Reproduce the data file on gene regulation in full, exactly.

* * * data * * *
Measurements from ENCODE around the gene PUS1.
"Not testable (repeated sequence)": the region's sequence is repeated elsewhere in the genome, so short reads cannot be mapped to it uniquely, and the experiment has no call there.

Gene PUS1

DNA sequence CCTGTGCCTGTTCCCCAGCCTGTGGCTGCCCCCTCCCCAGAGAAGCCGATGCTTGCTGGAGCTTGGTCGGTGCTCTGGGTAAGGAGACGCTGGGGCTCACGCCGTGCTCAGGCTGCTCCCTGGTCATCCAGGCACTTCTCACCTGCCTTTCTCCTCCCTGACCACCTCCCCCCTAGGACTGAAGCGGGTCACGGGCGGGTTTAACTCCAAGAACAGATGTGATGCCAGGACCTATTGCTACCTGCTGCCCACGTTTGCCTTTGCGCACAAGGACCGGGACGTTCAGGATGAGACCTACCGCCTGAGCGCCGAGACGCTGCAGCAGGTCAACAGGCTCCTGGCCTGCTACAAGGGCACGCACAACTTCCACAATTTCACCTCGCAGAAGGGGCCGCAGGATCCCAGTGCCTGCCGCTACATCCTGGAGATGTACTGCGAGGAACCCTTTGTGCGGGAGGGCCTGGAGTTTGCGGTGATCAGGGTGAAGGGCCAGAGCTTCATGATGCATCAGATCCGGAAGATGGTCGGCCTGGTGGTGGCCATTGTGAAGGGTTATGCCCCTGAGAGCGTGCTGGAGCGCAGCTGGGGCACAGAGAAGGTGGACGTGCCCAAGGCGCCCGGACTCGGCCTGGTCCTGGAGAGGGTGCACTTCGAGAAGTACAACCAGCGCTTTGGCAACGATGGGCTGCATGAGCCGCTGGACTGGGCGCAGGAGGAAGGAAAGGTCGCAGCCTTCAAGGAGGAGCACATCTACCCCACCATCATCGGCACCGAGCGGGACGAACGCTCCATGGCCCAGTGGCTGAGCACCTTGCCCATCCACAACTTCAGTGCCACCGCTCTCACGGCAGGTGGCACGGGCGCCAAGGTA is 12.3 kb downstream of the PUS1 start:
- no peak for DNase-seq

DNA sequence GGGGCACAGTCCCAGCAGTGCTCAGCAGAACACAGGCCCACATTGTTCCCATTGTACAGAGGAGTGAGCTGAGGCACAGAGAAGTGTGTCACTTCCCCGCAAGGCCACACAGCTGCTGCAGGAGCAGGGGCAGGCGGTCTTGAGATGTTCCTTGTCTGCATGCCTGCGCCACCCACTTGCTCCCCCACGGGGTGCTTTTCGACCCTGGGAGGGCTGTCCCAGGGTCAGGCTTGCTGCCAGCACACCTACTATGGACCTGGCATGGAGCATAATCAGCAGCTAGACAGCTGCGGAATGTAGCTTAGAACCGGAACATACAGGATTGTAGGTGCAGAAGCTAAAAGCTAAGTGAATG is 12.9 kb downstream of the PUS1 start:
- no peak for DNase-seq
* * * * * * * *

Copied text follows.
Measurements from ENCODE around the gene PUS1.
"Not testable (repeated sequence)": the region's sequence is repeated elsewhere in the genome, so short reads cannot be mapped to it uniquely, and the experiment has no call there.

Gene PUS1

DNA sequence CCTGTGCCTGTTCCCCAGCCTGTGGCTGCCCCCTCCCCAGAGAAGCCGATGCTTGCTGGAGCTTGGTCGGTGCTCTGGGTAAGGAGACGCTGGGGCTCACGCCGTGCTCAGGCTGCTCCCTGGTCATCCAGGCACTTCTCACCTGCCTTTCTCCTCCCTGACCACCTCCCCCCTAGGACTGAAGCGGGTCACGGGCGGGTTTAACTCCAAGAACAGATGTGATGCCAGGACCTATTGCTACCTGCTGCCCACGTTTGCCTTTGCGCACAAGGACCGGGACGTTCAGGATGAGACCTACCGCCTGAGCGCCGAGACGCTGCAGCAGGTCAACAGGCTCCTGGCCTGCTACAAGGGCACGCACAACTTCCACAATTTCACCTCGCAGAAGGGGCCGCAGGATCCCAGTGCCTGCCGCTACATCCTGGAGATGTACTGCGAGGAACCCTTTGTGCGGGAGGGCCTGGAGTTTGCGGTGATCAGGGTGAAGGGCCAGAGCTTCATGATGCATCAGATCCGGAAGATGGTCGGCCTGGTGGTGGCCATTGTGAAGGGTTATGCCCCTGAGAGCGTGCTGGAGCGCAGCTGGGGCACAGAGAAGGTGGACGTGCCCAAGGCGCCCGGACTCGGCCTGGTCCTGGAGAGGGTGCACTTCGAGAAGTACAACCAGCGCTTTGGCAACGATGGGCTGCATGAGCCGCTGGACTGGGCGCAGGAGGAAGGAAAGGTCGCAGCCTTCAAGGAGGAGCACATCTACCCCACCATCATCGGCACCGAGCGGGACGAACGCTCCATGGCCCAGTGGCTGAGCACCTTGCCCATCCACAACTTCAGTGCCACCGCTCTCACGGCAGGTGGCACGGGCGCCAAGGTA is 12.3 kb downstream of the PUS1 start:
- no peak for DNase-seq

DNA sequence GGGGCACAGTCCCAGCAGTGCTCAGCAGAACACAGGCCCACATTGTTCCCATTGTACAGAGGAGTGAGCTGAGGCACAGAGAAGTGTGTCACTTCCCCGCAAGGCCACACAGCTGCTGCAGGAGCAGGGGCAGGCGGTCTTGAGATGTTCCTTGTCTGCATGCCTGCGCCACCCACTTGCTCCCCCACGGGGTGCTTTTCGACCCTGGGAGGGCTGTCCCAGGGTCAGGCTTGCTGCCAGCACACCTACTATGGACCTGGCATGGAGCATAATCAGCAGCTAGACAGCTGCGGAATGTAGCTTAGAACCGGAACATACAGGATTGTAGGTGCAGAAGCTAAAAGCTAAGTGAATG is 12.9 kb downstream of the PUS1 start:
- no peak for DNase-seq